The sensitivity, specificity, positive predictive value, and negative value of MRI were 73.9%, 100%, 100%, and 29.4%, respectively; the same values for ultrasound were 91.5%, 25%, 91.5%, and 25%, respectively. MRI identified four collateral ligament tears not identified on ultrasound. The researchers concluded that both MRI and ultrasound are appropriate modalities for imaging of the plantar plate. While ultrasound is a highly sensitive exam, MRI is a more specific exam. In addition, MRI has the potential to be a much more standardized exam, while ultrasound has the potential for more variation. Overall, these results do not suggest ultrasound should replace MRI in all cases.
How is plantar plate pathology corrected?
Previously, for cases in which plantar plate pathology and metatarsal deformity were present, surgeons would have to choose whether to realign the metatarsal or repair the plantar plate. Plantar plate repair was typically approached from the plantar surface of the foot, which violated important anatomy, may not have provided adequate visualization of the relevant pathology, and had the potential to leave a painful scar. To address these challenges, we have developed a combined procedure that involves a dorsal approach to anatomic plantar plate repair and Weil osteotomy.32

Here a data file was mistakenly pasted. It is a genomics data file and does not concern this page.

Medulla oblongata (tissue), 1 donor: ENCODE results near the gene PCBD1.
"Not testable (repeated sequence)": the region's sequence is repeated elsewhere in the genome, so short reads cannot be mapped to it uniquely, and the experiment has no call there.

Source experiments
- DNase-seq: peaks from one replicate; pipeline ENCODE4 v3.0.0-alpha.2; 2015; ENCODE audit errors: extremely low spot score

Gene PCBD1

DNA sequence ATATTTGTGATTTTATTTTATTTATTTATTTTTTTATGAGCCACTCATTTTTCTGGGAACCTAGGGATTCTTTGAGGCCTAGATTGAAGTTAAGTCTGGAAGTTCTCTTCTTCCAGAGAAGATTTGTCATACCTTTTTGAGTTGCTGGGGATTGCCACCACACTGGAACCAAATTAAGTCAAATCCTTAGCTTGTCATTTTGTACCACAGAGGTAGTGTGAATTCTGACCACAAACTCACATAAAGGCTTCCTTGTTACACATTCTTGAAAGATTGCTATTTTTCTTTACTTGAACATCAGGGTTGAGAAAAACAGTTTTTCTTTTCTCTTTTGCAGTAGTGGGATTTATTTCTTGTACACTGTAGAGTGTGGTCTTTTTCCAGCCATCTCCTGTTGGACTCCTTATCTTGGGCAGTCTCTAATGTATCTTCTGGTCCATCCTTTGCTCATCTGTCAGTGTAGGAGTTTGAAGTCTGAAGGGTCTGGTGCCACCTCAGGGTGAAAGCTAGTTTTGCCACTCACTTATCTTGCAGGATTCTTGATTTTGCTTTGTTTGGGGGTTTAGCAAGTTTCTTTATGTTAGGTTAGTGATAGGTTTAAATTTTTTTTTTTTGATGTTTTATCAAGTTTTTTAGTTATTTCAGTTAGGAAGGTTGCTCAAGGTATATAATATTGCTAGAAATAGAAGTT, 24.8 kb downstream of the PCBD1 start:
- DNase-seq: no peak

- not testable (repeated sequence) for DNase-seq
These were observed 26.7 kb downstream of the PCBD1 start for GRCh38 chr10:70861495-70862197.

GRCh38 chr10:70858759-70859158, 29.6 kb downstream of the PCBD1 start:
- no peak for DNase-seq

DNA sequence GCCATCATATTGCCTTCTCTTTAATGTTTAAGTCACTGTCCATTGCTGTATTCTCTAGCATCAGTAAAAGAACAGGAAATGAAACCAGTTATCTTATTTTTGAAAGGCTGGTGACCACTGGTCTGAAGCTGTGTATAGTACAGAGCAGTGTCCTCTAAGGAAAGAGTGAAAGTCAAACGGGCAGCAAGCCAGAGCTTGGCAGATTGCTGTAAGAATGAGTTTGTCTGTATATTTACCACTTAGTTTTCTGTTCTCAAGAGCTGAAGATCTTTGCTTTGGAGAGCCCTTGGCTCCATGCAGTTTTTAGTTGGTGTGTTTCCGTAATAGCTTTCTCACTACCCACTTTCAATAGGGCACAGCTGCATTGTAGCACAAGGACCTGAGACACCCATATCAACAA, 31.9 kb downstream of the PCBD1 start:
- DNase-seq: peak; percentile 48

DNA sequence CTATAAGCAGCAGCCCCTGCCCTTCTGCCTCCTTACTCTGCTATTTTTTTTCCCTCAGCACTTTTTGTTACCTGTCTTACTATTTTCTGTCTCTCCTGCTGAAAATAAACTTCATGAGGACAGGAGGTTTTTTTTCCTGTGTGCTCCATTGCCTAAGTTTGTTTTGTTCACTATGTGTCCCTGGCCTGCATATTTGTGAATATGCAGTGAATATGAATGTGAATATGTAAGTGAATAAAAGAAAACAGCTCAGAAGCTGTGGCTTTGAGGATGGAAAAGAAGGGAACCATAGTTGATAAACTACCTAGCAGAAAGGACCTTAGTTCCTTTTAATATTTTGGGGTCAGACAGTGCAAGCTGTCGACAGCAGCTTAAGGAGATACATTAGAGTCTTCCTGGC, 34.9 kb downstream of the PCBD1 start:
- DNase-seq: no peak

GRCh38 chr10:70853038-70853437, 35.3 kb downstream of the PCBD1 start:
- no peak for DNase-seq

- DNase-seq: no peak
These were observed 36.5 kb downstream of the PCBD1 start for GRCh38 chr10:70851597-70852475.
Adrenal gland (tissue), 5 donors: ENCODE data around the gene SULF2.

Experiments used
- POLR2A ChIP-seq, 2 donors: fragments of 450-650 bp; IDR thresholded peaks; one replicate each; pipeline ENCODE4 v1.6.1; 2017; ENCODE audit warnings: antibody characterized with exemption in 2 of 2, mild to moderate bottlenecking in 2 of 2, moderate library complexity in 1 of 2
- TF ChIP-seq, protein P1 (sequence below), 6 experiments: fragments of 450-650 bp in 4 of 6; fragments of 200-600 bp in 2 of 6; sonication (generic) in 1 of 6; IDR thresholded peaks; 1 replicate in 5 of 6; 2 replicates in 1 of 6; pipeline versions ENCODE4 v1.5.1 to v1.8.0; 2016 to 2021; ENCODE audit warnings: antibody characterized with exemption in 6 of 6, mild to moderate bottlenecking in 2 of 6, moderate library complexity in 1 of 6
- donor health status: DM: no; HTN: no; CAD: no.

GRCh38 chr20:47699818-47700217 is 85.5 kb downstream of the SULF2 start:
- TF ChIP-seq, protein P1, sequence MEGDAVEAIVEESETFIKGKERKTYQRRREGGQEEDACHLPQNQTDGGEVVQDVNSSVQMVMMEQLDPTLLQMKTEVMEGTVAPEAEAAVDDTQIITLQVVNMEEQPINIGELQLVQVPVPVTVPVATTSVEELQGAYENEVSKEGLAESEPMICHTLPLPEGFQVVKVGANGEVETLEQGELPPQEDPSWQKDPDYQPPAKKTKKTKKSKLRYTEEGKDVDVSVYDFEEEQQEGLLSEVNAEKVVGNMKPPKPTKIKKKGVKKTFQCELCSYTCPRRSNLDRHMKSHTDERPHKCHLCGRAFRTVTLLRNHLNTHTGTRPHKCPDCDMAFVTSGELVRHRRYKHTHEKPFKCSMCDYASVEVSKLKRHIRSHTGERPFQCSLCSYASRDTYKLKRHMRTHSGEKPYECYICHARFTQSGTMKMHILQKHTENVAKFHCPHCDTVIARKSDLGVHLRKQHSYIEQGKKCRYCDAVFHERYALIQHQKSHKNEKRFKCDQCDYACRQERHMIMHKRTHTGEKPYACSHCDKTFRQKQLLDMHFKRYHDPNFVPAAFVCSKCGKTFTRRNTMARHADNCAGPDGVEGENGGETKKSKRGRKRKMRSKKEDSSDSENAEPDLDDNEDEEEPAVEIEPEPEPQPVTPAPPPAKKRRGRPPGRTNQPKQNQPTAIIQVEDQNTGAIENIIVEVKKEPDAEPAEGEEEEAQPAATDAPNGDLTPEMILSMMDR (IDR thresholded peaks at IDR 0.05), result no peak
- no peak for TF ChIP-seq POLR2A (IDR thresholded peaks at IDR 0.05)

A linear incision overlying the extensor apparatus is made extending from the distal third of the metatarsal shaft to the midshaft of the proximal phalanx, centering over the MTP joint (Figure 1). After dissection down to the extensor apparatus, an incision to the level of bone is created between the extensor digitorum longus and the extensor digitorum brevis, running from the distal metatarsal to the proximal phalanx shaft. A self-retainer is placed deep to the extensor tendons and the MTP joint is exposed. The medial and lateral collateral ligaments are reflected off the proximal phalanx base, and care should be taken so that the metatarsal head attachments are preserved.